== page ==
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#1 EduardBirkaya   User is offline

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Computer Science question.

Posted 10 February 2011 - 12:09 PM

Hello forum.
I'm new here as far as you see and I hope to spend quite a lot of time around this forum in the very near future.
I moved to the U.S.A about 1 year ago and I'm now planning on going this June to college and study CS (Computer Science).
Well not really CS but some Certificate courses that will count as Credits towards a CS degree.
I currently have no knowledge about CS besides of the fact that it's mostly programming.
So before actually going to college I ordered a book called "Beginning Programming All-In-One Desk Reference For Dummies" to hopefully fully read and understand before starting college to give me a slight boost.
Now if I may ask a few questions.
1. Which job possibilities can I find?
2. Should I learn more then one programming language?
3. Did I make a wise decision ordering the book?
4. I have three options of certificates to study for:
A. Application Programming Cert.
B. Internet Programming Cert.
C. Object-Oriented Programming Cert.
Which one should I get first?
Note* I'm planning on getting all 3 but which one should I start with in order to have more chances of finding a job?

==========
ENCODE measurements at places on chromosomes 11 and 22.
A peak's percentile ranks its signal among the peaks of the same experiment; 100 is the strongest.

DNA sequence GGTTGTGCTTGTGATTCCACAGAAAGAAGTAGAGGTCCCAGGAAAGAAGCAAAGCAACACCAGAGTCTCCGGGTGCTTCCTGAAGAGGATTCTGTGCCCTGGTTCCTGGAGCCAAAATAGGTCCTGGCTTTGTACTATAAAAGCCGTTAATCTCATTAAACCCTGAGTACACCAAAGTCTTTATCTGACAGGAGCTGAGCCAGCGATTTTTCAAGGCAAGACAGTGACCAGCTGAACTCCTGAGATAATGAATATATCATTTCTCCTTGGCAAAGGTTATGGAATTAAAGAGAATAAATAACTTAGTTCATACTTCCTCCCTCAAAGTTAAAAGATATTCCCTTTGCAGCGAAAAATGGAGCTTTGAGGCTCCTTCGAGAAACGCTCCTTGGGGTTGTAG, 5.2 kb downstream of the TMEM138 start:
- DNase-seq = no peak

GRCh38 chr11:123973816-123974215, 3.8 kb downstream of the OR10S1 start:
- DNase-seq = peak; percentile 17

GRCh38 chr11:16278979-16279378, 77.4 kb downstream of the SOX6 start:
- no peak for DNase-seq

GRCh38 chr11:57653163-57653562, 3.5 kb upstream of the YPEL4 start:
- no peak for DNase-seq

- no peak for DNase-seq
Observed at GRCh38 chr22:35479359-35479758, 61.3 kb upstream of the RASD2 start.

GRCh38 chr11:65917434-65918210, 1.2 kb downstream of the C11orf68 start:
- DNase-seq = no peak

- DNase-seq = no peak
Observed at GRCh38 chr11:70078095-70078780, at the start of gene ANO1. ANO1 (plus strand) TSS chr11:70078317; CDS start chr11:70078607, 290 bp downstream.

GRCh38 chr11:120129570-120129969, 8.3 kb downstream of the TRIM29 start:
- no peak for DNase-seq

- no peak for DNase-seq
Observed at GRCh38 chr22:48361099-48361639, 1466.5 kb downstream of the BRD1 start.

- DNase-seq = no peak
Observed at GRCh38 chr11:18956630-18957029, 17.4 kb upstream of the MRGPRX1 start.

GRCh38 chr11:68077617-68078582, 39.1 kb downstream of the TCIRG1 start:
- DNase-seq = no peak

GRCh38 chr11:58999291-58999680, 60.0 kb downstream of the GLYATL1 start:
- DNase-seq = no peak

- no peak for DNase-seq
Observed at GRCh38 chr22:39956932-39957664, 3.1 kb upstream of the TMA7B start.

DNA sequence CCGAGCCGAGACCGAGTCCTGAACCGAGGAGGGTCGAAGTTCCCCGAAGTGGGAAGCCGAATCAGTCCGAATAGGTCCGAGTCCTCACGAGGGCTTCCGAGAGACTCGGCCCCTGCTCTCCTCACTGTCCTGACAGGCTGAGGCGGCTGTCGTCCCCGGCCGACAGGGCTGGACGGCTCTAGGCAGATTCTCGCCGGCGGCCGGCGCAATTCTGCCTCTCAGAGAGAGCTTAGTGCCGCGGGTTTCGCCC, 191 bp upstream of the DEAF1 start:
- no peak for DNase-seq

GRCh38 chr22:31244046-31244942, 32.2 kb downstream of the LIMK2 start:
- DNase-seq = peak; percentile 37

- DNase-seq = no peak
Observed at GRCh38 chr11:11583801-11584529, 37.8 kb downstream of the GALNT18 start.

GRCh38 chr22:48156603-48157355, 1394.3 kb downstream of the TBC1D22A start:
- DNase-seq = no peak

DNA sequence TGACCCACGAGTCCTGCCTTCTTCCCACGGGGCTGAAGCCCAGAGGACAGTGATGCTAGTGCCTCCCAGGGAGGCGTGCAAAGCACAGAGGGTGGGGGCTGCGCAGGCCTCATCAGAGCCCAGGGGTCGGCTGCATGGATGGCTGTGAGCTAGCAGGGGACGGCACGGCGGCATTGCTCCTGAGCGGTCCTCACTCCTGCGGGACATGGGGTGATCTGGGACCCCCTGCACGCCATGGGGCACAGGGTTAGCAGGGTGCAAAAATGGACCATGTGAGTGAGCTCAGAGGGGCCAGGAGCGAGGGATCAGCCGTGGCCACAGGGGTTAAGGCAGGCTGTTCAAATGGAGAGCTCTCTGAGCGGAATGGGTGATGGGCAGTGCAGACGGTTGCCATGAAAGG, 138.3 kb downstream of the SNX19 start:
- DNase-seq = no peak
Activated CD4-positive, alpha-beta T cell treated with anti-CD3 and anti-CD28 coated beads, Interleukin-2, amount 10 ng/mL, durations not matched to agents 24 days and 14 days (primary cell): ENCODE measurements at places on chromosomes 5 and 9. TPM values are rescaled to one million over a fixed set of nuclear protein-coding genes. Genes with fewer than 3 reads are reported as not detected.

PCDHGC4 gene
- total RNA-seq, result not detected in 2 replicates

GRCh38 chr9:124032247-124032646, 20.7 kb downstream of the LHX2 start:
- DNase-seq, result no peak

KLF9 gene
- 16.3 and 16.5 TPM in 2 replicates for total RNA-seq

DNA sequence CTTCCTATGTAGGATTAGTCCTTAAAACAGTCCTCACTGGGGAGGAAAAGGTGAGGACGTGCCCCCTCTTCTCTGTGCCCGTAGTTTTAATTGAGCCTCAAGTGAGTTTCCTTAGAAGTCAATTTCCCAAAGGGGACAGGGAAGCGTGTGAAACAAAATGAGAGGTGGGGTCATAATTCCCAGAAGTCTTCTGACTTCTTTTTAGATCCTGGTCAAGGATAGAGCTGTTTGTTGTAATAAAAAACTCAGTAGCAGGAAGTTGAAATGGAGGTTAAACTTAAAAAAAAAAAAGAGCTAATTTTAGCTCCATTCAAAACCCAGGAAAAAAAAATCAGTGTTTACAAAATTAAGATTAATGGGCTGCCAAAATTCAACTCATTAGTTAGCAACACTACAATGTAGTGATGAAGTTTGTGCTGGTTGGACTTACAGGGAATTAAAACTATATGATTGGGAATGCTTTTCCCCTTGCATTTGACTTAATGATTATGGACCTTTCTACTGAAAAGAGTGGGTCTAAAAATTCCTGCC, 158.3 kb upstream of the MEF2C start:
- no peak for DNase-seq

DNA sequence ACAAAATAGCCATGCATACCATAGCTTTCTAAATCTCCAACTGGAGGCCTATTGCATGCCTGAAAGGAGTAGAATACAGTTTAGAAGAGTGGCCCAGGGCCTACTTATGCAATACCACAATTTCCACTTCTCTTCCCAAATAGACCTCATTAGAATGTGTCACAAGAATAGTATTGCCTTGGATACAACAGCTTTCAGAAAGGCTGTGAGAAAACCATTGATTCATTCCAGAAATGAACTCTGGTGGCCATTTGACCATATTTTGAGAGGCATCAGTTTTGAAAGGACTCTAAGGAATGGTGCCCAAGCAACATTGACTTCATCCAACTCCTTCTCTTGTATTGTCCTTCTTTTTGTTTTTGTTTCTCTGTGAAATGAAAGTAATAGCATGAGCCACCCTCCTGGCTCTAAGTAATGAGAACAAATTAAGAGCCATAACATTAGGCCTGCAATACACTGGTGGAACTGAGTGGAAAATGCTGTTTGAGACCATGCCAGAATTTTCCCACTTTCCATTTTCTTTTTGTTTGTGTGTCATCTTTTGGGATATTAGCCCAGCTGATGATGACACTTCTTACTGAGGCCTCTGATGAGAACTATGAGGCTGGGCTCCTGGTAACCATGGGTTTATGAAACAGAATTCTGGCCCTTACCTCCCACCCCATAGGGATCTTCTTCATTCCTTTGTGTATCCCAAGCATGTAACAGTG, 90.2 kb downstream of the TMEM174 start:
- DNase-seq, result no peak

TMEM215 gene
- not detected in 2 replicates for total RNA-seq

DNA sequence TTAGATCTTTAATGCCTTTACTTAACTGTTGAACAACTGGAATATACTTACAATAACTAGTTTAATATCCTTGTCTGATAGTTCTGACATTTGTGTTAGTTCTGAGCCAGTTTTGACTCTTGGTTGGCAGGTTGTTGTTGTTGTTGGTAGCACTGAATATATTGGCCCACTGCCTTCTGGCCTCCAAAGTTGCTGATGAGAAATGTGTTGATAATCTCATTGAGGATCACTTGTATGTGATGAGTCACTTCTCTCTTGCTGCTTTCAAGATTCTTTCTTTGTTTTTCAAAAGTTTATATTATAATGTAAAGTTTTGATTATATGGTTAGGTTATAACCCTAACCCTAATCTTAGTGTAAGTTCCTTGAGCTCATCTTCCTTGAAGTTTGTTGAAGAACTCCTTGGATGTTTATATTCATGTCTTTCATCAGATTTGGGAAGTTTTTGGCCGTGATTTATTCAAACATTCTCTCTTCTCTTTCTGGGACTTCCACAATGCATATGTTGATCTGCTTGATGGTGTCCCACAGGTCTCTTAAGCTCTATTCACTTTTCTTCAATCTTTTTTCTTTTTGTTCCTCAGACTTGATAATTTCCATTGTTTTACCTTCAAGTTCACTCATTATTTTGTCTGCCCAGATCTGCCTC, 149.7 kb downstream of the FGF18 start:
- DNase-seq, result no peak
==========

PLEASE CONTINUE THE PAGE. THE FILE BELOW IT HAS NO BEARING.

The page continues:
That's all I have to ask right now.
Sorry for being a newbie and I do realize that you probably heard those questions a million of times but please try to bear with me.
Thanks.

This post has been edited by EduardBirkaya: 10 February 2011 - 12:10 PM


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Replies To: Computer Science question.

#2 eker676   User is offline

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Re: Computer Science question.

Posted 10 February 2011 - 02:04 PM

Here's the way I look at it.

CS Degree vs. A few certifications

CS Degree gets the job unless certs has some serious experience.

Go for a degree and forget about the certifications. Certifications had a lot more weight a few years back then they do now. Now most of them are just sheets of paper no one cares about. A few still do... but a degree shows commitment and hopefully proficiency. This is my opinion but it is based on what I've seen and heard over the last few years.

If you have never programmed and you are just starting then don't be worrying about a job because you're not going to get one any time soon. Learning to be a good programmer takes time and talent. Not everyone can program. Not everyone has great problem solving skills. A good coder doesn't learn overnight, it takes years.

Do you have the time and energy it's going to take to learn how to program?

Q. Should I learn more than one programming language?
A. Not until you feel comfortable with at least one other language. Do not try to learn three different languages simultaneously. You'll end up mixing syntax and creating more hassle than it's worth.